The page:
Infrastructure Bonds and transport investment
26 August 2004
Study backs Infrastructure Bonds for transport investment
The Automobile Association believes a recent study by the Allen Consulting Group and Infometrics presents a cast-iron case for Government borrowing to complete regional transport plans faster.
“We believe the Government is on the right track with its suggestion that it could sell bonds to fund infrastructure investment and this study provides ample justification for such a programme,” AA Public Affairs Director, George Fairbairn said.
The Allen-Infometrics study assessed the economic and fiscal benefits, together with some of the environmental costs, of four transport ‘packages’ and found in each case that, even after making the annual debt payments, the Government would make a return on its investment through increased tax revenue. The four packages were: The Auckland western ring route (SH18 and SH20); The Tauranga strategic roading network; The Wellington regional land transport strategy; Transit passing lane strategy.
While the Government has increased funding and the pace of development on elements of these packages the study shows that it can afford to be bold and invest more in such infrastructure.
“The Allen study opens the door to a new approach to infrastructure investment in New Zealand and we believe it is a significant contribution to our understanding, as a nation, of the central role roading and transport plays in the economy,” Mr Fairbairn said.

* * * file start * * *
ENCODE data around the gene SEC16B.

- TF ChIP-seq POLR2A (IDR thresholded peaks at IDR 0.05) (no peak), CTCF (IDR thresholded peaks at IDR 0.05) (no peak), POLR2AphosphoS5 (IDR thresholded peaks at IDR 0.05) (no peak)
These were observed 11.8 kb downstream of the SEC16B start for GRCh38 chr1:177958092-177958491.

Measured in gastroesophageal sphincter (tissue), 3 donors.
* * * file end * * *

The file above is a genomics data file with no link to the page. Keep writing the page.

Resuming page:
Most significantly the study found that even with the additional costs of borrowing the net economic effect of the new roads meant the Government could afford to reduce taxes.
“While the Allen study is an evaluation of four specific packages there is no reason why its methods and principles could not be applied to other packages of infrastructure development. While the country is doing well fiscally and economically we need to invest in projects that continue to improve our overall standard of living. This report proves that transport is definitely one of those investments,” Mr Fairbairn said.
The study was commissioned by the New Zealand Automobile Association, in association with Greater Wellington Regional Council; Priority One (Tauranga); Infrastructure Auckland, Employers and Manufacturers Association (Northern) and Auckland Chamber of Commerce; Road Transport Forum NZ and Business New Zealand.